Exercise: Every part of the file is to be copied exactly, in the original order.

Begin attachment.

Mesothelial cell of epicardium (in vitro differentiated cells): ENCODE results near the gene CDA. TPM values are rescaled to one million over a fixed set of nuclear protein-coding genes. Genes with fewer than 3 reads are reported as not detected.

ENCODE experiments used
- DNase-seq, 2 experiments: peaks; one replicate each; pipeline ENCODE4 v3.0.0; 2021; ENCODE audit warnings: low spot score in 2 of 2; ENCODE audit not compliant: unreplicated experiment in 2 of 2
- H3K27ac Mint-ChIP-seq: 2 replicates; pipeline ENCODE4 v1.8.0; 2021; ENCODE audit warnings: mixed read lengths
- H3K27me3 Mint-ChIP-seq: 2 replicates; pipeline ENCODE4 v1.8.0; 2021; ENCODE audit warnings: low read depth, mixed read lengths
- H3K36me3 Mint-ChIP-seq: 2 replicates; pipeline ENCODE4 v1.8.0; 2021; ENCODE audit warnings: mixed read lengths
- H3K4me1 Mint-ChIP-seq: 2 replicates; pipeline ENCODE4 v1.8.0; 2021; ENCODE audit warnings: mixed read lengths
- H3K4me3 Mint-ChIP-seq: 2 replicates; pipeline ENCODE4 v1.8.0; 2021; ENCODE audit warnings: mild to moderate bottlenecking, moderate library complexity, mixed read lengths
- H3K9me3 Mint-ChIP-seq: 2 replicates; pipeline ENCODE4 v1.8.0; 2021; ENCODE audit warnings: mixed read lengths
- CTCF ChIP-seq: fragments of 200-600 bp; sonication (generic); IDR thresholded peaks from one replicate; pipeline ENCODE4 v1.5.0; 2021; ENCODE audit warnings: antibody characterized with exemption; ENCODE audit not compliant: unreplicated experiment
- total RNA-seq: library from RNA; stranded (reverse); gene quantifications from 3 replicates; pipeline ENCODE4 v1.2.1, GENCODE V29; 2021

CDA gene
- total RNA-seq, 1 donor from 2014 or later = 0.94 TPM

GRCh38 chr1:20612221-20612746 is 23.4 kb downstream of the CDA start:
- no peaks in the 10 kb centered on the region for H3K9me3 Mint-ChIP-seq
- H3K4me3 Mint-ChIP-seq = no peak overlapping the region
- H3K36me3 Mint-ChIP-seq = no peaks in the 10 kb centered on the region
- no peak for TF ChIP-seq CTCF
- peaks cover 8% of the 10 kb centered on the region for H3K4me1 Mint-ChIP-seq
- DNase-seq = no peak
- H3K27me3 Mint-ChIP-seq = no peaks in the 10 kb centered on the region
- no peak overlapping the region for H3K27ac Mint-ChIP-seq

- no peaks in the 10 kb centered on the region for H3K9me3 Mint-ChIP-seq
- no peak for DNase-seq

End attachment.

Mesothelial cell of epicardium (in vitro differentiated cells): ENCODE results near the gene CDA. TPM values are rescaled to one million over a fixed set of nuclear protein-coding genes. Genes with fewer than 3 reads are reported as not detected.

ENCODE experiments used
- DNase-seq, 2 experiments: peaks; one replicate each; pipeline ENCODE4 v3.0.0; 2021; ENCODE audit warnings: low spot score in 2 of 2; ENCODE audit not compliant: unreplicated experiment in 2 of 2
- H3K27ac Mint-ChIP-seq: 2 replicates; pipeline ENCODE4 v1.8.0; 2021; ENCODE audit warnings: mixed read lengths
- H3K27me3 Mint-ChIP-seq: 2 replicates; pipeline ENCODE4 v1.8.0; 2021; ENCODE audit warnings: low read depth, mixed read lengths
- H3K36me3 Mint-ChIP-seq: 2 replicates; pipeline ENCODE4 v1.8.0; 2021; ENCODE audit warnings: mixed read lengths
- H3K4me1 Mint-ChIP-seq: 2 replicates; pipeline ENCODE4 v1.8.0; 2021; ENCODE audit warnings: mixed read lengths
- H3K4me3 Mint-ChIP-seq: 2 replicates; pipeline ENCODE4 v1.8.0; 2021; ENCODE audit warnings: mild to moderate bottlenecking, moderate library complexity, mixed read lengths
- H3K9me3 Mint-ChIP-seq: 2 replicates; pipeline ENCODE4 v1.8.0; 2021; ENCODE audit warnings: mixed read lengths
- CTCF ChIP-seq: fragments of 200-600 bp; sonication (generic); IDR thresholded peaks from one replicate; pipeline ENCODE4 v1.5.0; 2021; ENCODE audit warnings: antibody characterized with exemption; ENCODE audit not compliant: unreplicated experiment
- total RNA-seq: library from RNA; stranded (reverse); gene quantifications from 3 replicates; pipeline ENCODE4 v1.2.1, GENCODE V29; 2021

CDA gene
- total RNA-seq, 1 donor from 2014 or later = 0.94 TPM

GRCh38 chr1:20612221-20612746 is 23.4 kb downstream of the CDA start:
- no peaks in the 10 kb centered on the region for H3K9me3 Mint-ChIP-seq
- H3K4me3 Mint-ChIP-seq = no peak overlapping the region
- H3K36me3 Mint-ChIP-seq = no peaks in the 10 kb centered on the region
- no peak for TF ChIP-seq CTCF
- peaks cover 8% of the 10 kb centered on the region for H3K4me1 Mint-ChIP-seq
- DNase-seq = no peak
- H3K27me3 Mint-ChIP-seq = no peaks in the 10 kb centered on the region
- no peak overlapping the region for H3K27ac Mint-ChIP-seq

- no peaks in the 10 kb centered on the region for H3K9me3 Mint-ChIP-seq
- no peak for DNase-seq